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CroupAka: Laryngo-tracheo Bronchitis, Laryngotracheal Bronchitis, Laryngotracheitis, Laryngotracheobronchitis, Spasmodic Croup

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  1. History
    1. Word "Croup" derived from Scottish for raven's "croak"
  2. Epidemiology
    1. Incidence
      1. Overall Incidence: 6 cases per 100 children <6 years
      2. Hospitalizations: 1-15% of US cases (20,000 per year)
      3. Intubation: 1-5% of cases hospitalized
    2. Boys affected more than girls by ratio of 1.5 to 1
    3. Outbreaks and epidemics occur in autumn to early winter
    4. Affects ages under 12 years (peaks at age 1-2 years)
  3. Pathophysiology
    1. Subglottic infection
  4. Etiology
    1. Parainfluenza virus type 1 (18% of cases)
    2. Parainfluenza virus types 3, 2
    3. Adenovirus
    4. Respiratory Syncytial Virus (RSV)
    5. Influenza A and Influenza B
    6. Rhinovirus
    7. Enteroviruses
    8. Mycoplasma pneumoniae (uncommon)
  5. Symptoms
    1. Fever
    2. Coryza precedes other symptoms by several days
    3. Upper respiratory symptoms rapidly develop
      1. Hoarseness
      2. Cough: "Barking" OR "seal-like"
      3. Inspiratory Stridor
      4. Expiratory Wheezing
      5. Dyspnea
    4. Symptoms worse at night
    5. Symptom duration <1 week (peaks at 1-2 days)
  6. Signs
    1. "Sound worse than they look" (Opposite of Epiglottitis)
    2. Mild to Moderate respiratory distress
    3. Mild Wheezes
  7. Labs
    1. Complete Blood Count with mild Leukocytosis
  8. Diagnosis
    1. See Croup Score
  9. Differential Diagnosis (Croup is diagnosis of exclusion)
    1. Epiglottitis
    2. Bacterial Tracheitis
    3. Ludwig's Angina
    4. Peritonsillar Abscess
    5. Diphtheria
    6. Paraquat Poisoning (Herbicides)
    7. Foreign-body obstruction
      1. History of Choking episode (88%)
      2. Neck XRay PA and Lateral if object is radiopaque
  10. Radiology: Neck XRay
    1. Subglottic Narrowing
    2. "Steeple" sign on PA Neck XRay (40-50% of croup cases)
    3. Narrowing of subglottic region from mucosal edema
    4. Images
      1. RadCroupMedPix1246.jpg
  11. Management: Home Therapy
    1. Maintain adequate Ambient humidity in house
    2. Cool mist may decrease subglottic edema
      1. No studies to support this
      2. May make Asthma worse due to irritation
      3. Options
        1. Cool-mist humidifier
        2. Cold weather
          1. Bundle child warmly
          2. bring outside for 15 minutes
        3. Closed bathroom with cold shower mist
    3. Maintain adequate hydration
      1. Offer child favorite drink every 10 minutes
      2. Consider crushed ice drinks or other frozen treats
    4. Corticosteroids
      1. See Dexamethasone in Croup
  12. Management: Emergency Department and Inpatient
    1. Humidified Oxygen
    2. Nebulized racemic epinephrine
    3. Corticosteroids
      1. See Dexamethasone in Croup
    4. Antibiotics
      1. Not indicated unless concurrent bacterial infection
    5. Helium added to Oxygen
      1. May prevent intubation in borderline patients
    6. Intubation
      1. Indicated less frequently now with above management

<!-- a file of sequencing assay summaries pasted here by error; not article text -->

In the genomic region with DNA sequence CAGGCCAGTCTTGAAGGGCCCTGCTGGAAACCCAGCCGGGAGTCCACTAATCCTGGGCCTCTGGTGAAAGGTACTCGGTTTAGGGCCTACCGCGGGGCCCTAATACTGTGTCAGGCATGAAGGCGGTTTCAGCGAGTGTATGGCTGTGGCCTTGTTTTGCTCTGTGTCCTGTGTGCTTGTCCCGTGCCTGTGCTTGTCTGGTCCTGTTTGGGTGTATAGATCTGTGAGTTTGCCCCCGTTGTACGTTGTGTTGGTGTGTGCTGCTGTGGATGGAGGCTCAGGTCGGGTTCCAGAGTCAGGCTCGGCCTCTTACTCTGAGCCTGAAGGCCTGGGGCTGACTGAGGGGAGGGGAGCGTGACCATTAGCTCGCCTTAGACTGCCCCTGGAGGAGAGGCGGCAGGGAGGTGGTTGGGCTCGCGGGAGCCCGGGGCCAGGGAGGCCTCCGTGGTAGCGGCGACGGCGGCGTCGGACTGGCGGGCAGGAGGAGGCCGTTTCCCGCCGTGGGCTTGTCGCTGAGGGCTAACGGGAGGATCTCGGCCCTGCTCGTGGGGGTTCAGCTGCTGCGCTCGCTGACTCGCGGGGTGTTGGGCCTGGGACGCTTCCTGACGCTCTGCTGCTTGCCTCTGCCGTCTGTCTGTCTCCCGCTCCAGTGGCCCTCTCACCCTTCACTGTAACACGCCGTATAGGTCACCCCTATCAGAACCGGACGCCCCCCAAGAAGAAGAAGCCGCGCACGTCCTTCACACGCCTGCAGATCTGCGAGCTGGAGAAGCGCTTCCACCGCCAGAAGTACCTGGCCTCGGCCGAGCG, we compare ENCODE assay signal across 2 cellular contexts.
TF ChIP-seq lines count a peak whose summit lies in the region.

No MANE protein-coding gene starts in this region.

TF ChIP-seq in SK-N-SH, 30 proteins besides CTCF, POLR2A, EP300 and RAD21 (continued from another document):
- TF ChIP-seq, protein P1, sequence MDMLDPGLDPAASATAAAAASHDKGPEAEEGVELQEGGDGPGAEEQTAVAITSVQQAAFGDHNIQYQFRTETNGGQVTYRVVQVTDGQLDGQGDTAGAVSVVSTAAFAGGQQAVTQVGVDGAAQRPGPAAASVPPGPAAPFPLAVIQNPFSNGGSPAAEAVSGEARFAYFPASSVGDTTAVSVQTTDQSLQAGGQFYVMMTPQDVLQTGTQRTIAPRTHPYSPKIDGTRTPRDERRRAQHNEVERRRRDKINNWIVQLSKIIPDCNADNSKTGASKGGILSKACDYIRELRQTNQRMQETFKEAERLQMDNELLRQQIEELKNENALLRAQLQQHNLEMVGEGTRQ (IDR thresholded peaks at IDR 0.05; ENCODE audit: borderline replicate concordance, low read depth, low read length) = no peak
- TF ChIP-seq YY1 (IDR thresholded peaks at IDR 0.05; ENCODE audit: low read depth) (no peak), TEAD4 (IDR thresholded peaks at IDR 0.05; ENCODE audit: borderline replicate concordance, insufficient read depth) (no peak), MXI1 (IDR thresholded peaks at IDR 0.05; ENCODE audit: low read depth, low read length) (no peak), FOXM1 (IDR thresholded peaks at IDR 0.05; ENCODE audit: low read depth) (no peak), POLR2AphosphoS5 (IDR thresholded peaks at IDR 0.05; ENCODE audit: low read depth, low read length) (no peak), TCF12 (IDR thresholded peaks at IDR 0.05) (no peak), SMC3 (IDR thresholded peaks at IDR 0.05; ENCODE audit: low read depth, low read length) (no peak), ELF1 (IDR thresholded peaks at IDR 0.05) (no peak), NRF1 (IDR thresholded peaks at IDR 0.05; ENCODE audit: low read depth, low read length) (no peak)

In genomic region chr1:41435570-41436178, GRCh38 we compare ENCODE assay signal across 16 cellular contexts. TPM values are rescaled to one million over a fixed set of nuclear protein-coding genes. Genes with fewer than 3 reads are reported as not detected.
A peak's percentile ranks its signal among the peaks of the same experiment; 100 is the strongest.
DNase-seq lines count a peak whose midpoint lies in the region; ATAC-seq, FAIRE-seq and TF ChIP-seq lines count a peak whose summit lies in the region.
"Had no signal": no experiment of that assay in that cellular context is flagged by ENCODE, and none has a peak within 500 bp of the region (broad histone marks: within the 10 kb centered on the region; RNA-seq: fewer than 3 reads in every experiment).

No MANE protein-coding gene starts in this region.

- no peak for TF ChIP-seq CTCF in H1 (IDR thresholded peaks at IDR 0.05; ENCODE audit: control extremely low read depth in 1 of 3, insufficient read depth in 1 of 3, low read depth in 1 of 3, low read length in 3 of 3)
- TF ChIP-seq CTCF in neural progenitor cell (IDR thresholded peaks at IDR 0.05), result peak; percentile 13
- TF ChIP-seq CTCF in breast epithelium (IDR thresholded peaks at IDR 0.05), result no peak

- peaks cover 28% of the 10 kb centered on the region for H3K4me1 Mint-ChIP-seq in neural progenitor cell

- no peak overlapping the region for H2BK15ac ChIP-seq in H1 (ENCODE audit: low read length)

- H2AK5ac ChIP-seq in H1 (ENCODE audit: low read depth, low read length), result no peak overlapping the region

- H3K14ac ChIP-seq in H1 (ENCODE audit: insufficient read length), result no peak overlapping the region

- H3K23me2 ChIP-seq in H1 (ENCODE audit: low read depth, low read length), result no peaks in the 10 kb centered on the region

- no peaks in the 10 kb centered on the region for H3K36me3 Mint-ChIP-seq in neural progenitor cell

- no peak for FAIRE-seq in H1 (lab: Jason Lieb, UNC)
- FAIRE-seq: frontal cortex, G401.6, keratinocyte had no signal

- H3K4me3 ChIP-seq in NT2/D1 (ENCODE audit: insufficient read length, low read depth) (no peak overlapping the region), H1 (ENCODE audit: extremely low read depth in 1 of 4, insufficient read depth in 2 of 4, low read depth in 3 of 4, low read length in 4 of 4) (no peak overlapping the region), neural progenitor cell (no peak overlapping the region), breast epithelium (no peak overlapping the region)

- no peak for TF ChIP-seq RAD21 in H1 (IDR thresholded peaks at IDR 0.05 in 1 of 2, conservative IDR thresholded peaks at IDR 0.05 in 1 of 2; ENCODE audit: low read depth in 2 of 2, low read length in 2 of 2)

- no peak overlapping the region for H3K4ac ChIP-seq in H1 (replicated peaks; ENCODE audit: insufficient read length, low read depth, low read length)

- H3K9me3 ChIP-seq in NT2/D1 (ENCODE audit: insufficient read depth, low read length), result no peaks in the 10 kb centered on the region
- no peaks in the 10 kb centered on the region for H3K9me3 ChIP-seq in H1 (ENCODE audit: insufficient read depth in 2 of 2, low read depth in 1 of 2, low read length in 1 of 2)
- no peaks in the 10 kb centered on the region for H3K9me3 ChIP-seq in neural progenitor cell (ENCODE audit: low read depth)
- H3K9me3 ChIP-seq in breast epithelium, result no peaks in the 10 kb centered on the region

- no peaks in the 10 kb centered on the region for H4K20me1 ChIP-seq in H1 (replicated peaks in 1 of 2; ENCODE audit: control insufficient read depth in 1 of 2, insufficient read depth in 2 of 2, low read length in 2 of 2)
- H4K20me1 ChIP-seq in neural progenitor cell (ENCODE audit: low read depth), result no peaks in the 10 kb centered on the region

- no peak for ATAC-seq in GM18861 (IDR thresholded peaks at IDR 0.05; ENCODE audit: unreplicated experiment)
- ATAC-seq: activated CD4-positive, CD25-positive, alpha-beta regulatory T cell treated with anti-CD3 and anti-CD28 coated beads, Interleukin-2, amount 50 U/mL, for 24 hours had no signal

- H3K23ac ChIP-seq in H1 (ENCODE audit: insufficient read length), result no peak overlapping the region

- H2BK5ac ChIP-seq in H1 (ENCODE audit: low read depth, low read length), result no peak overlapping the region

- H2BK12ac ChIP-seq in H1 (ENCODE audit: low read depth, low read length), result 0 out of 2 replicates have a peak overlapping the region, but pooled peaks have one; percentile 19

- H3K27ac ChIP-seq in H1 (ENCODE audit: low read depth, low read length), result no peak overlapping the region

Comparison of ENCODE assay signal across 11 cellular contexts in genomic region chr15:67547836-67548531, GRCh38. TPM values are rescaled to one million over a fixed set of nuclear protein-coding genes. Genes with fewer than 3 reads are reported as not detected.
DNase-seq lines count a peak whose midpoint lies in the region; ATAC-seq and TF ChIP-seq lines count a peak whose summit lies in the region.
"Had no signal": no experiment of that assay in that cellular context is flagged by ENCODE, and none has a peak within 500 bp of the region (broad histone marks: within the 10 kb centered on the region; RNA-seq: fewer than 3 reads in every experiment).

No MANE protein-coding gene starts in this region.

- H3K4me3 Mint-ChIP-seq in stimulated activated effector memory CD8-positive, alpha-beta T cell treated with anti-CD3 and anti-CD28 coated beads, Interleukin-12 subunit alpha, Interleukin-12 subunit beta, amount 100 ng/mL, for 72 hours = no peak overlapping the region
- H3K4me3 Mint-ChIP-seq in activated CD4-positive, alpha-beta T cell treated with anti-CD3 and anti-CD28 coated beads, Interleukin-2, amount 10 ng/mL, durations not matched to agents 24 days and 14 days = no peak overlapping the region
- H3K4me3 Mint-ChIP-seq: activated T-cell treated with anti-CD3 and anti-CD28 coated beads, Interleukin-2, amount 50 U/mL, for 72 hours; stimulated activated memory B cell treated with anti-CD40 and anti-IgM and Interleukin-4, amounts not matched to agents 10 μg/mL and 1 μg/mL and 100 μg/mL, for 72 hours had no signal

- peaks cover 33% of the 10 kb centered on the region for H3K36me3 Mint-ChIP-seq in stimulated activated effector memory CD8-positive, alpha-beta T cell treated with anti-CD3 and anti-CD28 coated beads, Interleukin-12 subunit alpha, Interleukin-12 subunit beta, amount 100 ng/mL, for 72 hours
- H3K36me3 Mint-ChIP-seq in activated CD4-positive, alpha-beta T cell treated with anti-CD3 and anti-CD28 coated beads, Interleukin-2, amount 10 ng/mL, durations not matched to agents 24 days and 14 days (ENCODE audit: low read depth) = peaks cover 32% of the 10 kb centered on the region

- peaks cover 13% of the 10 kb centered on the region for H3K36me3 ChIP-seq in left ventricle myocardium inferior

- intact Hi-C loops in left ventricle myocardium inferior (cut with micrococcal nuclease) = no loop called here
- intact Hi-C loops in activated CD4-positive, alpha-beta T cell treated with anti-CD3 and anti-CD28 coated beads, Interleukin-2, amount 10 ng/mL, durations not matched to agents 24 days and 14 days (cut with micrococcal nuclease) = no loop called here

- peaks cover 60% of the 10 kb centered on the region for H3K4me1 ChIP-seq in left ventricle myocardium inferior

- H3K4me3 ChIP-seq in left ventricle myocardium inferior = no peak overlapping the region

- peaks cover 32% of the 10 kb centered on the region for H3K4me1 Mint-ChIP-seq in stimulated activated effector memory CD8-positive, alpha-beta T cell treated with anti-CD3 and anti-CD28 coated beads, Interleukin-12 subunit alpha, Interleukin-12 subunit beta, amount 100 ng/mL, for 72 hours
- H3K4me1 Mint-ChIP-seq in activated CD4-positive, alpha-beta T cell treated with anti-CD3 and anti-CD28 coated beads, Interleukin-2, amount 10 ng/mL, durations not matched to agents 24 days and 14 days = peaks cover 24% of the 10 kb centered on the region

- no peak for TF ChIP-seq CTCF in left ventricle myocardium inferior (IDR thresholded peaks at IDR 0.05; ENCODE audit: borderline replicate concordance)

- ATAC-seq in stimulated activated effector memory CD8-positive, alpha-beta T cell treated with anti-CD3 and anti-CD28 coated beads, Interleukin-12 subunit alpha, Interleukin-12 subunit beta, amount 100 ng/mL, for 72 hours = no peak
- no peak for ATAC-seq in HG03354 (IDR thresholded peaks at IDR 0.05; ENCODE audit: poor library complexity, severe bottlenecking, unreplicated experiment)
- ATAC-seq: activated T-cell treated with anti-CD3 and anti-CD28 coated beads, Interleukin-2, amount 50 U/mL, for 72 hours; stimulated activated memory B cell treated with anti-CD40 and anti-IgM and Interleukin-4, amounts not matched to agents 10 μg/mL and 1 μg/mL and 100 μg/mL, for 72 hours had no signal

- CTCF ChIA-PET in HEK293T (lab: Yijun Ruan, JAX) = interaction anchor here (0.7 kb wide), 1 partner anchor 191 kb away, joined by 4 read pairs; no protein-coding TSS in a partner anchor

2. Significant risk of subglottic stenosis
      3. Use ET Tube at least 1 size smaller than predicted
  13. Outpatient Management Indications
    1. Non-toxic appearance
    2. Well hydrated and taking oral fluids
    3. Minimal or no Stridor or retractions at rest
      1. At presentation or 2 hours after Epinephrine
    4. Reliable parents
  14. Inpatient Observation Indications
    1. Signs of respiratory distress or respiratory failure
    2. Cyanosis
    3. Tachypnea
    4. Agitation or Fatigue
    5. Stridor severity
    6. Accessory muscle use
      1. Intercostal retractions
      2. Neck or abdominal muscle use
    7. Rising arterial PCO2
  15. References
    1. Folland (1997) J Postgrad Med 101(3):271
    2. Geelhoed (1997) Pediatr Pulmonol 23:370
    3. Klassen (1994) N Engl J Med 331:285
    4. Knutson (2004) Am Fam Physician 69(3):535
    5. Quan (1992) Am Fam Physician 46(3):747

Croup (C0010380)

Definition (MSH)A condition characterized by resonant barking cough, hoarseness and persistant stridor and caused by allergy, foreign body, infection, or neoplasm. It occurs chiefly in infants and children.
ConceptsDisease or Syndrome (T047)
ICD9464.4, 464.4
MSHD003440
EnglishAcute laryngotracheobronchitis, Acute Obstructive Laryngitis, Croup, Croup syndrome
Spanishcrup, crup laringeo, sindrome crupal
Parent ConceptsOther upper respiratory infections (C0810016), Acute laryngitis and/or tracheitis (C0155811), Laryngitis (C0023067), Acute laryngitis NOS (C0001327), Laryngotracheobronchitis (C0023077), Acute bronchitis (C0149514), Acute tracheobronchitis (C0264321), Duplicate concept (C1274013)
SourcesCCS, COSTAR, CST, DXP, ICD9CM, LCH, MEDLINEPLUS, MSH, MTHICD9, NCI, NDFRT, SCTSPA, SNOMEDCT
Derived from the NIH UMLS (Unified Medical Language System)


Laryngotracheitis (C0023076)

ConceptsDisease or Syndrome (T047)
ICD9464.2
EnglishLaryngotracheitis, Tracheitis with laryngitis
Spanishlaringotraqueitis
Parent ConceptsLaryngitis (C0023067), Tracheitis (C0040584), Duplicate concept (C1274013)
SourcesMTHICD9, SCTSPA, SNOMEDCT
Derived from the NIH UMLS (Unified Medical Language System)


Laryngotracheobronchitis (C0023077)

ConceptsDisease or Syndrome (T047)
EnglishLaryngotracheobronchitis, LTB - Laryngotracheobronchitis
Spanishfalso crup, laringotraqueobronquitis
Parent ConceptsBronchitis (C0006277), Laryngotracheitis (C0023076), Tracheobronchitis NOS (C0040586), Duplicate concept (C1274013)
SourcesDXP, SCTSPA, SNOMEDCT
Derived from the NIH UMLS (Unified Medical Language System)



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